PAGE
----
Am I the only one here who feels that time has gone by so fast and wishes the clocks would rewind, just so I could smell the roses?
Anyway, it is official. Five months into the MSci Immunology course, and I am literally a week away from completing the first half of the degree. It most definitely feels surreal at times like these, where I attempt to pen my thoughts and reflections in a hopefully coherent and logical manner especially so, where much has occurred.
In short, this post was evoked by my sentimental self where I was perusing some images taken during the course and I thought: hang on one second, why not document this through some images here!
Firstly, a disclaimer. I am in no way trying to slander Imperial College London and the Physics department. They are being very supportive and understanding of my newly developed situation. This is more of a personal account of what’s been happening in life, because answering the question ‘Hey, you’ve not been around…what’s going on?’ gets tedious a hundred iterations in.
Around June, I had my last two exams of first year postponed to the September re-take period. I spent a healthy chunk of the summer revising and felt on track to do just well enough to be ready for second year.
What better way to spend a Friday afternoon than packing a minibus? After two days of annoying the union and five minibus swaps, we finally had roof racks and set off to grab the 8 extra boats we needed from Heston. Four stalls later, Noah hadn’t killed either of us and we were many a boat heavier. As a perfect coincidence, we then drove by Sacha’s house just as she needed picking up and began the process of minibus Tetris. Both buses had left by 6.30 and we successfully rendez voused at Warwick services after a lovely shout out to the twats with the boats from the closest thing we could find to Flex.
I have absolutely loved this year so far. I have been doing a BSc in Global Health here at Imperial- so essentially taking a compulsory “year out” of medicine to learn in depth about a topic that interests you. My module 1 focused on Global Infectious Diseases, Module 2 focused on Global Non- infectious diseases and now I am doing Module 3 which is essentially everything else (health systems, technology..)! The whole degree is very student led, with a lot of our teaching time being interactive. We have debates on global mental health issues, have discussions about the history of sex workers and their health, and then we also learn how to critically appraise and analyse the global health learnings and research.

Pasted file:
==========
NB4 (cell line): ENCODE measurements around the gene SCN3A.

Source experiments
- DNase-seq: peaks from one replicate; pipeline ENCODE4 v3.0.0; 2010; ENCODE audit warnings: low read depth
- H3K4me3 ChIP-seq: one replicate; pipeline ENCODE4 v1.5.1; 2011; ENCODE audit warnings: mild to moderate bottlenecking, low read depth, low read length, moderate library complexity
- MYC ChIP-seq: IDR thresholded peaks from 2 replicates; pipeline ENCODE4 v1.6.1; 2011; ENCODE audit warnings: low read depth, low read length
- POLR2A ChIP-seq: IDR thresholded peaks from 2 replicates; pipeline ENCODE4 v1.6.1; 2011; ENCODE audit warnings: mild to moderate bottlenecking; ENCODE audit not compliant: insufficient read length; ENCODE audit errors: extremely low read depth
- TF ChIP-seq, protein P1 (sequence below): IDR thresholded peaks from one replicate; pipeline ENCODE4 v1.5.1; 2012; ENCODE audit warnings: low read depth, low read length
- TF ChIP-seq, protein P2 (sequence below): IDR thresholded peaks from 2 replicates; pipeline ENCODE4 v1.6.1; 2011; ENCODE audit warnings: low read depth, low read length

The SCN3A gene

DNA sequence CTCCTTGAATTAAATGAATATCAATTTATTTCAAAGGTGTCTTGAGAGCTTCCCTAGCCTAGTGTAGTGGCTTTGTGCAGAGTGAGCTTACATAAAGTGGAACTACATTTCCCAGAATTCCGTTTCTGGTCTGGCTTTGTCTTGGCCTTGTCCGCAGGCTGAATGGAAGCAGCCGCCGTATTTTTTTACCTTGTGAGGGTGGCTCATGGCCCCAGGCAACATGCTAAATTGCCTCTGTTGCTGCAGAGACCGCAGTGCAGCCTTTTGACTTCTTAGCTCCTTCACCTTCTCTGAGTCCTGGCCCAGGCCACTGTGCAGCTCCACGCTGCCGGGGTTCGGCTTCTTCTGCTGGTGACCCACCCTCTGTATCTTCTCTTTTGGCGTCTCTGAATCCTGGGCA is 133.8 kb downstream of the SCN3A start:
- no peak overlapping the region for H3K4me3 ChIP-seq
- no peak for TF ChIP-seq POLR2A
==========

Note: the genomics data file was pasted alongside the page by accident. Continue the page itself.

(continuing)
If a scientist does research and doesn’t tell anyone about it, have they done research at all?
Communicating results of our research to other scientists is essential, it allows others to critique it and make recommendations, build on our work and make decisions about how to manage issues based on the results.
Hi all. I’m officially back for year two blogging. Hopefully I’ll see some familiar faces in the comment area. So this Saturday I went gliding with Imperial College gliding society at Lasham airfield. We left the college at around 0730 in an union minibus. The road trip was about 2 hour long.
Apparently there was some great RAF history here in Lasham
I was so excited for this gliding trip. When I was a child, I always dreamed that I could fly in the sky. (I know right? Duh… :P) After the briefing and safety training at 9am, we were told of bad weather and thus had simulator training sessions.
“Well, yes, I have nothing else to… Umm, I have loads of other things to do, but nothing which could be done at 1am on a Sunday night…”
– Actual conversation by actual people on an actual Sunday night. Actually.
So what happened since I last posted? Hmmm nothing really… Just second year started, I signed up to way too many things, my to-do list is so long that it doesn’t fit above my desk, my diet is something like McDonalds-Subway-Dominos-BurgerKing on an infinite loop, I don’t remember the last time I had 3 proper meals in a day, my sleeping cycle is starting to vaguely resemble that of a computing student, so yeah, nothing really… But let’s start from the beginning.
For the last couple of months I have been doing fieldwork in the New Forest – a National Park in my home county of Hampshire. The New Forest was previously sampled by the Natural History Museum Soil Biodiversity Group during the New Forest Qualitative Inventory in 2010 and I have been revisiting some of the sites and also new ones. The aim of my sampling is to collect soil and leaf litter invertebrates, and soil cores for microbial analysis in six different land uses which correspond to those used in the PREDICTS project: mature secondary vegetation, immature secondary vegetation (heathland), plantation forest, grassland, cropland and urban areas.
Wahoo I am halfway through medical school, officially! We had our ICSM Class of 2019 Halfway Dinner on my birthday (15th October if you need to put in diary for next year).
It was such a lovely evening, we had the whole year group come down to a hotel in London. Everyone looked so good in black tie, and the venue was so well decorated! It was all organised by a committee of people in our year group, and I can’t believe what they managed to pull off.
Evening started off with a drinks reception. It was so bizarre seeing the whole year together in black tie… like a REALLY formal lecture.